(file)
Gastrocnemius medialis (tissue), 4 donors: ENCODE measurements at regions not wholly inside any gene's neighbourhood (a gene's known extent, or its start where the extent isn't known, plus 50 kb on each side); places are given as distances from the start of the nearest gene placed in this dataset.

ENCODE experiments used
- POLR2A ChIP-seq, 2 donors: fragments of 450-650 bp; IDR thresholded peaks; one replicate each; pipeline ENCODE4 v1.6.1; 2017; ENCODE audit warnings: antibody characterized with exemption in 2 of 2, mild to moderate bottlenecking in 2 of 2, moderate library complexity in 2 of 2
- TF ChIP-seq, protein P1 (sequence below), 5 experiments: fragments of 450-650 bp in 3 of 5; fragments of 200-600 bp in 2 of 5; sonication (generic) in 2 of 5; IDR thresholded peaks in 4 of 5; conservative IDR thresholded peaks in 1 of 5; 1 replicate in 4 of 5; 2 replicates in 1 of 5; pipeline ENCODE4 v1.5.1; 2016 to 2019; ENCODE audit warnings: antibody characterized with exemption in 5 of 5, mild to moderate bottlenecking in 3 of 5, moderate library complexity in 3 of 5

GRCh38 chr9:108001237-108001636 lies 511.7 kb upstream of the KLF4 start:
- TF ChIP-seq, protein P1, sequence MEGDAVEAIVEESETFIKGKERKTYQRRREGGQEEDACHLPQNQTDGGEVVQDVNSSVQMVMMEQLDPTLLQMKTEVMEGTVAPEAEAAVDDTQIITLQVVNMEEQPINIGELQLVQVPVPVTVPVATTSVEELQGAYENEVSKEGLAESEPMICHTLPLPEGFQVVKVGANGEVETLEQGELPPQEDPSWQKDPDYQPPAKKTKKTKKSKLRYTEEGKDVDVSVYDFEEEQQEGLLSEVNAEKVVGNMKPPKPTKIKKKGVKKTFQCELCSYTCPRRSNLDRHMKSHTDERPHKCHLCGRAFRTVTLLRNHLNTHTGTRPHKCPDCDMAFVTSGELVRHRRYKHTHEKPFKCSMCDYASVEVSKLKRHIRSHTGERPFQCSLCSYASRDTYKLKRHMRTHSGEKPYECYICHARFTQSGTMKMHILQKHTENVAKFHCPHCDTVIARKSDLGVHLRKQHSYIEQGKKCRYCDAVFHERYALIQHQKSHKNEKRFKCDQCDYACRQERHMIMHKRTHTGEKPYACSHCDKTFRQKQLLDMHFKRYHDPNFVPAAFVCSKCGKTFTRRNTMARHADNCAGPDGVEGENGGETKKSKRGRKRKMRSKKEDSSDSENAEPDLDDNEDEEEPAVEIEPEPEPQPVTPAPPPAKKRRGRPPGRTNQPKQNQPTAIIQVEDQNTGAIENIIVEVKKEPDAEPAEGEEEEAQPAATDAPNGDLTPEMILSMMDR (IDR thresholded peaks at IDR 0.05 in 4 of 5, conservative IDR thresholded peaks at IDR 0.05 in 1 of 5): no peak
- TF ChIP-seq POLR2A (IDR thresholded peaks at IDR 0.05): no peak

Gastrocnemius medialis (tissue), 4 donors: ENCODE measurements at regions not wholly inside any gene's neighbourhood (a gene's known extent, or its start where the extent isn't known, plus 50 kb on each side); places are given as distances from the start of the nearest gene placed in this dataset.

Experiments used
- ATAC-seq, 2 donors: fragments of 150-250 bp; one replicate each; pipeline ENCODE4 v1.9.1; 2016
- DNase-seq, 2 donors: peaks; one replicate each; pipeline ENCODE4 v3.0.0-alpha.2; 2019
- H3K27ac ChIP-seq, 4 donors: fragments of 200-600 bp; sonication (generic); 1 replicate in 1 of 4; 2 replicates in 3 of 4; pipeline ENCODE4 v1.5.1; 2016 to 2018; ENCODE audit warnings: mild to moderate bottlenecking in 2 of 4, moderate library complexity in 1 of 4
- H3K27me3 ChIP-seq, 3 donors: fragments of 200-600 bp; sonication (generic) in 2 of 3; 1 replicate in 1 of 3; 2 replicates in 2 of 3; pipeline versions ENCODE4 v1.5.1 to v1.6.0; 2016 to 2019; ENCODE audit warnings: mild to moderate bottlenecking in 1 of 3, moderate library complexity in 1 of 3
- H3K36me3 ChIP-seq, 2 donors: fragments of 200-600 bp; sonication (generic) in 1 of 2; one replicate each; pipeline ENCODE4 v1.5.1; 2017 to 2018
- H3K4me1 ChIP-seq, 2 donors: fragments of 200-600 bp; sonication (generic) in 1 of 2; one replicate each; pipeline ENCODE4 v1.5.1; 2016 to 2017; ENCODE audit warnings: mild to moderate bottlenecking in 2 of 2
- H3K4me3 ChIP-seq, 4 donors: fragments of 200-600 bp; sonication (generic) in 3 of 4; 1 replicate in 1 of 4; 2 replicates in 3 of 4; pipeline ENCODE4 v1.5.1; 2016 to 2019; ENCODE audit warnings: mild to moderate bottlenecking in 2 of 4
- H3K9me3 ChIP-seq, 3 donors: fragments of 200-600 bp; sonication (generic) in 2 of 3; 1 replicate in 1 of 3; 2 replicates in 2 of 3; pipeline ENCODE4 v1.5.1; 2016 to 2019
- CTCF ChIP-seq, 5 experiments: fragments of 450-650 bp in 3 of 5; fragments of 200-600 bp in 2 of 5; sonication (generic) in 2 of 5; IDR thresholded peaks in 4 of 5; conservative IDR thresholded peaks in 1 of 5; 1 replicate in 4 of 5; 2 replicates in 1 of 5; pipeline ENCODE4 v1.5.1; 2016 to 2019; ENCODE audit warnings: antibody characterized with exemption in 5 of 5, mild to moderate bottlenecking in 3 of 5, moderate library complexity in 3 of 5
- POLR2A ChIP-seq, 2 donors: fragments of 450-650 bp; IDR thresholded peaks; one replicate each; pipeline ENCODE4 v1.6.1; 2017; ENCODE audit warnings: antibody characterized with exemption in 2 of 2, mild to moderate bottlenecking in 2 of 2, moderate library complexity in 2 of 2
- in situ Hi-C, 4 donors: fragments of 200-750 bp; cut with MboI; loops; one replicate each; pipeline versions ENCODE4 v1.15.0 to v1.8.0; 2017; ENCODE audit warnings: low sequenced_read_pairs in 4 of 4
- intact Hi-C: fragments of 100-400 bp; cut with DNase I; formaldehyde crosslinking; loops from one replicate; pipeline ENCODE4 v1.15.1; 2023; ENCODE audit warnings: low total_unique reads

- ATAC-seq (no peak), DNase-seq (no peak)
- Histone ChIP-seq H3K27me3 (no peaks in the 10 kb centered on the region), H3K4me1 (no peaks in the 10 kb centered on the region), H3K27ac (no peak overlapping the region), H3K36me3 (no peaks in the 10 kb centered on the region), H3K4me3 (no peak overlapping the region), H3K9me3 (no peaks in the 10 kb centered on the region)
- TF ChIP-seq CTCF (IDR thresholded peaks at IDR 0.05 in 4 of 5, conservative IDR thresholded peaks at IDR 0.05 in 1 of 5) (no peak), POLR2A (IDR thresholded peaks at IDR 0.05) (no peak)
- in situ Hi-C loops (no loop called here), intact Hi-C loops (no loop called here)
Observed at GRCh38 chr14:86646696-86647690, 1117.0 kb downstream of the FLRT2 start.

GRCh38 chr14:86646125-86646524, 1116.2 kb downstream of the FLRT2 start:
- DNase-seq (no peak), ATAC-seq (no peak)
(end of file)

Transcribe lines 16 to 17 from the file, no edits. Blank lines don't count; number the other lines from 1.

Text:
- H3K4me3 ChIP-seq, 4 donors: fragments of 200-600 bp; sonication (generic) in 3 of 4; 1 replicate in 1 of 4; 2 replicates in 3 of 4; pipeline ENCODE4 v1.5.1; 2016 to 2019; ENCODE audit warnings: mild to moderate bottlenecking in 2 of 4
- H3K9me3 ChIP-seq, 3 donors: fragments of 200-600 bp; sonication (generic) in 2 of 3; 1 replicate in 1 of 3; 2 replicates in 2 of 3; pipeline ENCODE4 v1.5.1; 2016 to 2019